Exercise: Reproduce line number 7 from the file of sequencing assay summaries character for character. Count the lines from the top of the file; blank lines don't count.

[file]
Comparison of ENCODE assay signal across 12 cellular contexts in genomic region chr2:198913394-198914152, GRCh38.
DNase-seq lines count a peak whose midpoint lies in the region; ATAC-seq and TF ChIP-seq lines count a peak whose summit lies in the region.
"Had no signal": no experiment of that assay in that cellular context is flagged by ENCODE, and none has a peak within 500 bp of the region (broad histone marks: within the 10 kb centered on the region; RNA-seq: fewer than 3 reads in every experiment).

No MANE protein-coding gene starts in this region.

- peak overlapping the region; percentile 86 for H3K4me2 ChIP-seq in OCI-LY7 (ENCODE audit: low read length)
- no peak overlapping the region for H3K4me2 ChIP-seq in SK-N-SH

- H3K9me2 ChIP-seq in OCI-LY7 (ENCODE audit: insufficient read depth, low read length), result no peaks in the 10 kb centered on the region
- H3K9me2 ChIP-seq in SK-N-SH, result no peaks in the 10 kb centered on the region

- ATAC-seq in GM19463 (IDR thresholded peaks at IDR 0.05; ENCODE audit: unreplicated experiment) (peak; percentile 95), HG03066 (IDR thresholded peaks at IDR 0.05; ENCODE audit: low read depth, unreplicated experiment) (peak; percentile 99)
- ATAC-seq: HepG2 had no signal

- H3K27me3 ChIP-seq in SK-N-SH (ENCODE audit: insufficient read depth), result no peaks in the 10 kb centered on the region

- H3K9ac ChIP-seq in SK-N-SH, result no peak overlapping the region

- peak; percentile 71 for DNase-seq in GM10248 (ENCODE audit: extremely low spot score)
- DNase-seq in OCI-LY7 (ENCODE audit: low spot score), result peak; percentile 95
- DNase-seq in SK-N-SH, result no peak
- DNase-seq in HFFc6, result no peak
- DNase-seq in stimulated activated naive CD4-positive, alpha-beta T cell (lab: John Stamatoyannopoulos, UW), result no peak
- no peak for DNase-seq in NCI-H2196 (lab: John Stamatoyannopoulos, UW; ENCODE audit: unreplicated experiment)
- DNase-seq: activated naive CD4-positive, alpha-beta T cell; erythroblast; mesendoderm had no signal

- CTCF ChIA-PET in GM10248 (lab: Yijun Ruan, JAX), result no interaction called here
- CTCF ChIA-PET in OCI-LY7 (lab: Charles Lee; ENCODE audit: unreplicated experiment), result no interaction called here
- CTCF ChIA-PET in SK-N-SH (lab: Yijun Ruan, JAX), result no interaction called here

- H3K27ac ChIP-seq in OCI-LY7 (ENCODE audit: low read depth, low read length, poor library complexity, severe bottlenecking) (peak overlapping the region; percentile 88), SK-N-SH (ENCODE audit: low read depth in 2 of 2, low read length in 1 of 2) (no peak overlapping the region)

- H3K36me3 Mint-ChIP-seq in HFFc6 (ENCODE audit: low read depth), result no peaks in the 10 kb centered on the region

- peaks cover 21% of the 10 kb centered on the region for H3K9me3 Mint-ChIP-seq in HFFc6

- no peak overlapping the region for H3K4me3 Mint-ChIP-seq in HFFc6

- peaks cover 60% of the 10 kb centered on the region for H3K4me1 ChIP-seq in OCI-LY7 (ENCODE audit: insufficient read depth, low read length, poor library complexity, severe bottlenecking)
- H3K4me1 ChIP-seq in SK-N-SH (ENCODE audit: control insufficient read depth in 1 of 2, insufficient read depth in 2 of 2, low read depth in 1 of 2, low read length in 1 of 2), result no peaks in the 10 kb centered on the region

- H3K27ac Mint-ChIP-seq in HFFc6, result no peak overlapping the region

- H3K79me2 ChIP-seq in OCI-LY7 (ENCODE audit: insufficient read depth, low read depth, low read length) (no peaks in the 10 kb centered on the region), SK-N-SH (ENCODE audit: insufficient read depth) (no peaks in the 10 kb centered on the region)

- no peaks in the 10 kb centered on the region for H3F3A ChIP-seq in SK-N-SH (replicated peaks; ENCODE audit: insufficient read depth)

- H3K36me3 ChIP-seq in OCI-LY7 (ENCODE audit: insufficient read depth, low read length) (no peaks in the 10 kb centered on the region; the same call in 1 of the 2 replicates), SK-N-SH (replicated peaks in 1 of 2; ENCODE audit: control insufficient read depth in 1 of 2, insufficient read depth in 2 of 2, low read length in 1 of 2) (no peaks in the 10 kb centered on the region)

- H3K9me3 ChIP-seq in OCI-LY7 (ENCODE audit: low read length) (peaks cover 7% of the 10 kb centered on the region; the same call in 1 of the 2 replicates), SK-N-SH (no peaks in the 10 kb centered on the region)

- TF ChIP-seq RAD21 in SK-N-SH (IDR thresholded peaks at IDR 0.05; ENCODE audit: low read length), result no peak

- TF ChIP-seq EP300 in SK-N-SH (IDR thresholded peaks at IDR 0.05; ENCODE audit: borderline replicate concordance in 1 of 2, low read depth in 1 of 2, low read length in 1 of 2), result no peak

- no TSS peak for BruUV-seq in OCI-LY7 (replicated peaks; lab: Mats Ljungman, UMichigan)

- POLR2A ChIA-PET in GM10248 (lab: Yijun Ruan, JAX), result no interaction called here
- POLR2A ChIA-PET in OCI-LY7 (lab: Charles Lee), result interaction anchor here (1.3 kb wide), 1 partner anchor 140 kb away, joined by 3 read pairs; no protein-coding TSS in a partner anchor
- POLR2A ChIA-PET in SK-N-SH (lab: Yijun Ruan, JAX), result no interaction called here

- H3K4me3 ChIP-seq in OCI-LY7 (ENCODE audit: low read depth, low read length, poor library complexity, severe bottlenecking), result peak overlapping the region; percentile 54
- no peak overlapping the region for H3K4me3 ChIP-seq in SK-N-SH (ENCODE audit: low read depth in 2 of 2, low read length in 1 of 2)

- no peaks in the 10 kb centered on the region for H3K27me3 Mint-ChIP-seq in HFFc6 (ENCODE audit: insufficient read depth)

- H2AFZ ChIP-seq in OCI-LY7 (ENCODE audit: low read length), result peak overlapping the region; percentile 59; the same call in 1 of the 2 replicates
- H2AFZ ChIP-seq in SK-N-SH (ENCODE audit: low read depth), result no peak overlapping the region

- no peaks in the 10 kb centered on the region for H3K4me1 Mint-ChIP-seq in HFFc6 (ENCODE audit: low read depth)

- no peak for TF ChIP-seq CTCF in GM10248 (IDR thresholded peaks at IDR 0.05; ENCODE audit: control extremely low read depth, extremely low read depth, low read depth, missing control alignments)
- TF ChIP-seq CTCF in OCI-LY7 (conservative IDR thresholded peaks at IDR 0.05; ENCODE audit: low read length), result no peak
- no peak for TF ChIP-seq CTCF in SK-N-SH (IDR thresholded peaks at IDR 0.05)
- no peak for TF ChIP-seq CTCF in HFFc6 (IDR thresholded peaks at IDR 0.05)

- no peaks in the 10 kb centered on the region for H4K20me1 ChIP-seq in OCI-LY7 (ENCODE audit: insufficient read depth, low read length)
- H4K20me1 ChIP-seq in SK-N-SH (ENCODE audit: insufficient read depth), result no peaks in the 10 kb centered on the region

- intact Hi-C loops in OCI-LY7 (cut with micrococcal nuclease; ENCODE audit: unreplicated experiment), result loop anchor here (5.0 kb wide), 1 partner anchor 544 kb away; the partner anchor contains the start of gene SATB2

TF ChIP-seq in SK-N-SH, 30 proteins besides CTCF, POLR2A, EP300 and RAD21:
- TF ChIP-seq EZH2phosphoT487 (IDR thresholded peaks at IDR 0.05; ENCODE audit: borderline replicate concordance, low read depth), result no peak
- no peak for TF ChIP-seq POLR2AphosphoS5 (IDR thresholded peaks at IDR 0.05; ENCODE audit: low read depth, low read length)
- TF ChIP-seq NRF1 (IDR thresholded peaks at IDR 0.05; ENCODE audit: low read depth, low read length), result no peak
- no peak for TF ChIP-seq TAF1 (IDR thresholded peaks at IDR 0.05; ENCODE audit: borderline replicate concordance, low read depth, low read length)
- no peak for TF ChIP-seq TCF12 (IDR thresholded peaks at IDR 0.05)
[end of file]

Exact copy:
- H3K9me2 ChIP-seq in OCI-LY7 (ENCODE audit: insufficient read depth, low read length), result no peaks in the 10 kb centered on the region